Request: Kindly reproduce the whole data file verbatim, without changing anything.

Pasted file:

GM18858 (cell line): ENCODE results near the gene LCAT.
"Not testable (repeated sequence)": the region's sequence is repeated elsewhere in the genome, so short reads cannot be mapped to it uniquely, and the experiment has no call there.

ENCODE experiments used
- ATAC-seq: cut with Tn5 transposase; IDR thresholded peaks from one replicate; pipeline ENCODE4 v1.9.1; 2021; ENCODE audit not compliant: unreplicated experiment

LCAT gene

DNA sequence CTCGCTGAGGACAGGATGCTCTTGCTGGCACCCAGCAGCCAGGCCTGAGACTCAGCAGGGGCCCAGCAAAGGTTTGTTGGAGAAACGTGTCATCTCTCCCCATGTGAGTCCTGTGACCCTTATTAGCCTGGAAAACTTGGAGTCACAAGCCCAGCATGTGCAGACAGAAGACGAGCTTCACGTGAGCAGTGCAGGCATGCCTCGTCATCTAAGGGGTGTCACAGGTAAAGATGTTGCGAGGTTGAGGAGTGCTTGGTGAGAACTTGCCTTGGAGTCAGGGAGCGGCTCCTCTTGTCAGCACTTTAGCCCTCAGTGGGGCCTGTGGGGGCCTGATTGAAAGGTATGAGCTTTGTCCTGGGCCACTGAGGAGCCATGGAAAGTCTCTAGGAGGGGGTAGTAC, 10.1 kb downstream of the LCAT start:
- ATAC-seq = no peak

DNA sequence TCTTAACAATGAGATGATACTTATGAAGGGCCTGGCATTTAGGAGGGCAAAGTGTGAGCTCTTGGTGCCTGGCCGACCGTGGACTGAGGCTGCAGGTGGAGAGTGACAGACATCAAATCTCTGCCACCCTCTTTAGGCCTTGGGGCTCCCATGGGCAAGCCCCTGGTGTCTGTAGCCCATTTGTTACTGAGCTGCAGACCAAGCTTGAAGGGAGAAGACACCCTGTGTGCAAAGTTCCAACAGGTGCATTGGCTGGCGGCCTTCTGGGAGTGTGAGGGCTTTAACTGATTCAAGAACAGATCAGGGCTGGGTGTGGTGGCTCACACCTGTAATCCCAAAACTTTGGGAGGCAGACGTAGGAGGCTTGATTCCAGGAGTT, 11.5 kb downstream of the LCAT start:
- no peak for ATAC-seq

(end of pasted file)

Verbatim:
GM18858 (cell line): ENCODE results near the gene LCAT.
"Not testable (repeated sequence)": the region's sequence is repeated elsewhere in the genome, so short reads cannot be mapped to it uniquely, and the experiment has no call there.

ENCODE experiments used
- ATAC-seq: cut with Tn5 transposase; IDR thresholded peaks from one replicate; pipeline ENCODE4 v1.9.1; 2021; ENCODE audit not compliant: unreplicated experiment

LCAT gene

DNA sequence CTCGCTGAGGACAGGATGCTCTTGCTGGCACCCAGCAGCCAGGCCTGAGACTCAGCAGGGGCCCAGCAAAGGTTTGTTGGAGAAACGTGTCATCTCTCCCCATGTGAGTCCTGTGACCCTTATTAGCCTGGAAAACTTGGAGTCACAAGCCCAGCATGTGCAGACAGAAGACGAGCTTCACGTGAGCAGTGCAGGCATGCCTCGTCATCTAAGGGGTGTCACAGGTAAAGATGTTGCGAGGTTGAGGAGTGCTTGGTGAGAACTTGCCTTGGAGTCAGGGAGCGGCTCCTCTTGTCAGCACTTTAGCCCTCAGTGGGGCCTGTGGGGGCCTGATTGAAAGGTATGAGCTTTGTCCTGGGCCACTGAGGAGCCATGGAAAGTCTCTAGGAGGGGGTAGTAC, 10.1 kb downstream of the LCAT start:
- ATAC-seq = no peak

DNA sequence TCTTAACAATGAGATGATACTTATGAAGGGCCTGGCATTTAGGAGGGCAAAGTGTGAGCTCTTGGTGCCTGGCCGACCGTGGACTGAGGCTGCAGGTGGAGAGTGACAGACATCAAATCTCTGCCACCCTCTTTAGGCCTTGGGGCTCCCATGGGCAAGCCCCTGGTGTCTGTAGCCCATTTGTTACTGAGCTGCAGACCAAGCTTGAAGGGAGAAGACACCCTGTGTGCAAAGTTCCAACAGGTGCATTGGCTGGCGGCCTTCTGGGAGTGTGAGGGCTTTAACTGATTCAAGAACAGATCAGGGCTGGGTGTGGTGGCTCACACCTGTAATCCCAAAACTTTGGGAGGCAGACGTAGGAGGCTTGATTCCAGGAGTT, 11.5 kb downstream of the LCAT start:
- no peak for ATAC-seq